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Fighting modern slavery in Brazil

The Fazenda Brasil Verde decision of the Inter-American Court of Human Rights and current implementation challenges

16.12.2019

Formally abolished by law in 1888, slavery – in its modern forms – continues to exist in Brazil to this date. In 1995, the Brazilian State officially recognized this fact and has since then taken a variety of legislative and institutional measures to combat slave labour on its territory. Translating these measures into concrete change on the ground remains a challenge though and may be further complicated by the current political context in the country.

In this blogpost, we examine the issue through the lens of the Trabalhadores Fazenda Brasil Verde vs. Brazil decision and its implications at the domestic level. Handed down in October 2016, this judgment is the first one by the Inter-American Court of Human Rights (“IACtHR” or “the Court”) to address the issue of contemporary forms of slavery. After a brief summary of the facts of the case and the Court’s decision, we explore the current state of the decision’s implementation and place it in the context of some broader developments in Brazil.

Background and facts of the case

Trabalhadores Fazenda Brasil Verde vs. Brazil deals with practices of forced labour and debt bondage on a cattle ranch located in the municipality of Sapucaia, in the south of the State of Pará. The majority of the workers concerned were of African descent, coming from regions with high rates of poverty and analphabetism. Typically brought to the farms by recruitment agents on a promise of attractive wages, upon arrival workers faced a situation characterized by extremely low or no salaries, an insurmountable debt they were told to have incurred with the farmers, a prohibition to leave the farm under threat of death as well as a lack of decent food, housing, and sanitary conditions.

Following a series of complaints about slave labour, labour inspectors and other state authorities inspected the ranch in 1989, 1993 and 1996, however without major consequences for the owners. In 1997, an inspection, conducted after a complaint by two workers who had escaped from the farm, resulted in a criminal case being brought against the recruitment agent (“gato”), the manager, and the owner of the farm. The proceedings concerning the owner of the plantation were suspended in exchange of a financial contribution to a charitable purpose and were later terminated. The proceedings against the other defendants eventually became time-barred after lingering in court for almost 10 years. Three years later, another inspection, again following the escape of workers from the ranch, resulted in the rescue of more than 80 workers and led to civil and criminal charges against the ranch owner. While the civil law case was settled by a judicial agreement, the criminal charges were not further pursued after the records of the criminal proceedings had disappeared. The case was then brought before the Inter-American Commission on Human Rights in November 1998 which eventually submitted it to the Court in March 2015.

The IACtHR’s decision: conceptualizing slavery and ordering structural measures

The Court found the Brazilian State to be in violation of the right not to be subjected to slavery, forced labour and human trafficking (Art. 6(1) and 6(2) ACHR), among several other rights (for more in-depth discussions of the Court’s ruling see here, here and here). In doing so, the Court adopted an updated understanding of the concept of slavery. The Court’s point of departure was the Slavery Convention of 1926, which defines slavery as the “status or condition of a person over whom any or all of the powers attaching to the right of ownership are exercised” (Art. 1(1) ACHR). The Court considered that the understanding of this term had evolved and was not restricted to legal ownership of a person. Instead, ‘ownership’ needed, in the Court’s view, to be understood as “the control exercised over a person that significantly restrains her in or deprives her of her individual freedom with the aim of exploitation through the use, management, benefit, transfer or disposal of a person” (para. 271). Besides, the Court also established for the first time that Article 6(1) ACHR also encompassed a prohibition of human trafficking (para. 289).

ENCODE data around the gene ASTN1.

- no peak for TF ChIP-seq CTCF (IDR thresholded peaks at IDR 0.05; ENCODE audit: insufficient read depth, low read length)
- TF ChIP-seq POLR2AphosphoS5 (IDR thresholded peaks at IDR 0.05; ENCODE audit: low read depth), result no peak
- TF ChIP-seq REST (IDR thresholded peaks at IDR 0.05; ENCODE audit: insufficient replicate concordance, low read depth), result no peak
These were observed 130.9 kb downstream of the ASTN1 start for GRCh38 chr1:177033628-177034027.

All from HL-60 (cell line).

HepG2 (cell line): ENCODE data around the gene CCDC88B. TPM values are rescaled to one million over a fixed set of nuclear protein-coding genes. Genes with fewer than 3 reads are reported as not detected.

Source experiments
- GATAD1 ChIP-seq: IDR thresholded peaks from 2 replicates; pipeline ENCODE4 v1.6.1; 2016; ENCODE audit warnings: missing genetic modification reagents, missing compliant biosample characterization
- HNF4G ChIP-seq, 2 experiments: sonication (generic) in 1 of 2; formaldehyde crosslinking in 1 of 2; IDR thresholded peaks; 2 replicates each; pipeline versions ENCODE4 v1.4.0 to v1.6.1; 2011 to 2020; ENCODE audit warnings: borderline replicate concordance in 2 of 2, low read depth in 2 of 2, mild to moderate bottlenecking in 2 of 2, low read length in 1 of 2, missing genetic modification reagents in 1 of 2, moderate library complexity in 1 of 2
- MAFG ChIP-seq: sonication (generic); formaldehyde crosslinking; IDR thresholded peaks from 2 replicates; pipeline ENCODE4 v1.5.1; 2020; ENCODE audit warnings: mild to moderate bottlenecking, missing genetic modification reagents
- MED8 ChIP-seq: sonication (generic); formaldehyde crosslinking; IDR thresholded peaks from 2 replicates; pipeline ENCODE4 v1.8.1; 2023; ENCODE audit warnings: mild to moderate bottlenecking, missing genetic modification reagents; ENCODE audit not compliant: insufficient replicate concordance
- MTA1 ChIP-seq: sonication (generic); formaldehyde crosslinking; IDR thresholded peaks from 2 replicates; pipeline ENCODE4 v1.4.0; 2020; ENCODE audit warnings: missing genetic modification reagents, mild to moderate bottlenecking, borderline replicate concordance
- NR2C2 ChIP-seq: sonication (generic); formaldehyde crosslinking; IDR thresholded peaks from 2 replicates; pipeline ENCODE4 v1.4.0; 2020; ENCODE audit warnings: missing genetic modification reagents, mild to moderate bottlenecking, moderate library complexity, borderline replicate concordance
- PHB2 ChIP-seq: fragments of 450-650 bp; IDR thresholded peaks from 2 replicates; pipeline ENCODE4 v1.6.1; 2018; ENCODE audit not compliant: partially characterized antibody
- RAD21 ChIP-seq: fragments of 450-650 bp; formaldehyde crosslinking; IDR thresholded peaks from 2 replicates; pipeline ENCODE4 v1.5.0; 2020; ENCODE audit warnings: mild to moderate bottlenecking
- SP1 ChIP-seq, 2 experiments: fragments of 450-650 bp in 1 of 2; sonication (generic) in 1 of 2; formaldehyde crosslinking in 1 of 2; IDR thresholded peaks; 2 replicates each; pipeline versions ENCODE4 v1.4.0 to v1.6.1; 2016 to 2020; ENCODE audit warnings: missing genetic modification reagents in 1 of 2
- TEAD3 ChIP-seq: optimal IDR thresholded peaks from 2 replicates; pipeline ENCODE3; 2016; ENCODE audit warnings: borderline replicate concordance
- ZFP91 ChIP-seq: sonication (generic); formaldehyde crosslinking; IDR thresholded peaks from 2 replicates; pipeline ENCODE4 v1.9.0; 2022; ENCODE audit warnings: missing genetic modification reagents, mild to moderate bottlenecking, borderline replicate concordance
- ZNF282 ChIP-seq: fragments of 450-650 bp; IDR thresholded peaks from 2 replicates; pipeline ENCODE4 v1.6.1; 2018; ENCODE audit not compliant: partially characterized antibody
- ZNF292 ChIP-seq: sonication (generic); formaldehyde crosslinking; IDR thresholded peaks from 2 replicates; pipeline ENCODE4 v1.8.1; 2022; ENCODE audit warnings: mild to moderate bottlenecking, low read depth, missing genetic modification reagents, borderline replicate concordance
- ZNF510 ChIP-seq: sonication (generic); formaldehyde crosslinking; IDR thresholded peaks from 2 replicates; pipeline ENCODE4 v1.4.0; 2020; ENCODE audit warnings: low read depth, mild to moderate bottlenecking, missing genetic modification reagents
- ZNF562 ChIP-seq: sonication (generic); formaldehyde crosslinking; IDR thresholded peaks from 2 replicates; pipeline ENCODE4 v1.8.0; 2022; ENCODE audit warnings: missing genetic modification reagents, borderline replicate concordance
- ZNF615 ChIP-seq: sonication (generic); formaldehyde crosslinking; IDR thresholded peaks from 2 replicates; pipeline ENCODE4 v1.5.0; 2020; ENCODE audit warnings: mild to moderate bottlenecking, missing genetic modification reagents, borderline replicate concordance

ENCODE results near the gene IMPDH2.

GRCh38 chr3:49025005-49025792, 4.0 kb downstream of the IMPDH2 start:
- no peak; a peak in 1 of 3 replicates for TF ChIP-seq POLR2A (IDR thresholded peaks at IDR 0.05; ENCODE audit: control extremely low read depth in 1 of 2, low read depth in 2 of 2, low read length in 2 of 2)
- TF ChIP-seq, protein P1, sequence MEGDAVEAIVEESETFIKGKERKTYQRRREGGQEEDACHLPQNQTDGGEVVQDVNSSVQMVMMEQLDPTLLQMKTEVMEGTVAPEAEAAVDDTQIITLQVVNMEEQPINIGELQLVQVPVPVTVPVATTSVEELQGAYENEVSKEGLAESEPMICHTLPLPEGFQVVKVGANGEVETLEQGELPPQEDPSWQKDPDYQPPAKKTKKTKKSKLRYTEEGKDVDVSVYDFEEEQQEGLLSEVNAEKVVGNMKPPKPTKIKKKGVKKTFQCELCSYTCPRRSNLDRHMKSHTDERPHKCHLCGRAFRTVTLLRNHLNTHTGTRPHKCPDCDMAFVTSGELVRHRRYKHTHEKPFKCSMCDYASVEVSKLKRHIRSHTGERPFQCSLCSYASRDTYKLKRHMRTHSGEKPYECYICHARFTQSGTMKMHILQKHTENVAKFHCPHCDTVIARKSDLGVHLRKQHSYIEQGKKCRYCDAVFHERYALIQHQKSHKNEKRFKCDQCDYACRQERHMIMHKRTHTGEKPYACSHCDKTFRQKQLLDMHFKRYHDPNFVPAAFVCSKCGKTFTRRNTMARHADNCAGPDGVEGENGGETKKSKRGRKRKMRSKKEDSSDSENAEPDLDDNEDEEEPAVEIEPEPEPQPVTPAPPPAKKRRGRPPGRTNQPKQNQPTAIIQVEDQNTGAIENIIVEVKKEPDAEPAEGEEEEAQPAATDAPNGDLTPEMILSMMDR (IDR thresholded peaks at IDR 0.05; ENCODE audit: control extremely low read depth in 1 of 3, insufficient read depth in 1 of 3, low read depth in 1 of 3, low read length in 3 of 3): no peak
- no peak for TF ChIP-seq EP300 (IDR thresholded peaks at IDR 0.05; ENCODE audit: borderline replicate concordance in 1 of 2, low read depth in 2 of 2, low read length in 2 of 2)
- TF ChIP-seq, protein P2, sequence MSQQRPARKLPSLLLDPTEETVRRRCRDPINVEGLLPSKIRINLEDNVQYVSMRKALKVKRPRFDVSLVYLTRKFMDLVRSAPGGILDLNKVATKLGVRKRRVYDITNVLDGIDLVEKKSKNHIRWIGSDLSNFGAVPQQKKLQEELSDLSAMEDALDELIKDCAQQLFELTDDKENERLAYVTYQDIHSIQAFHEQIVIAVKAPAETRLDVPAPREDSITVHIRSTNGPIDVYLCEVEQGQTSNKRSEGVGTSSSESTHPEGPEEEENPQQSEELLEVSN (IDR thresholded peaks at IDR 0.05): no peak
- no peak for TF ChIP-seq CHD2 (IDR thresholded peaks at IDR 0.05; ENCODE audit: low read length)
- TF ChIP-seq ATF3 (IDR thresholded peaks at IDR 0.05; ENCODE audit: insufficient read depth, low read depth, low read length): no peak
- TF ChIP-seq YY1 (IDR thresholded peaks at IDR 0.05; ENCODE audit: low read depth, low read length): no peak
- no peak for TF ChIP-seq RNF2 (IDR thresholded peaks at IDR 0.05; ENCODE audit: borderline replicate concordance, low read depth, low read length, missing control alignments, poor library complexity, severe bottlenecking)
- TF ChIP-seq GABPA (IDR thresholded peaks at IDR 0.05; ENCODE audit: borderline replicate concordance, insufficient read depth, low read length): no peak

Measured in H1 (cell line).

In line with its standing practice, the Court ordered a variety of reparations. In addition to the publication of the decision and payment of damages of close to five million USD, the Court required the State to reopen the criminal investigations and proceedings pertaining to the aforesaid incidents of 2000. The Brazilian State was also obligated to exclude offenses of slavery and its analogous forms from becoming time-barred by amending the relevant criminal law provisions (para. 455).

The current state of the decision’s implementation

While the Government has taken several steps to implement the judgment, serious challenges remain. This is true even for the seemingly straightforward payment of immaterial damages. In this regard, locating the victims listed in the decision represents a major difficulty. Until August 2018, the Brazilian Government had only located 61 of the 128 victims indicated by the Court. The last notice by the Ministry of Human Rights inviting the beneficiaries of the reparations under the decision to step forward was published on 18 August 2018.

Regarding the non-pecuniary measures ordered by the Court, an amendment to the Constitution was introduced in April 2017 to establish that the submission of a person to a condition analogous to slavery constitutes an imprescriptible crime. However, in December 2018 the proposal was put on hold due to the end of the legislative period and has to this date not been taken up.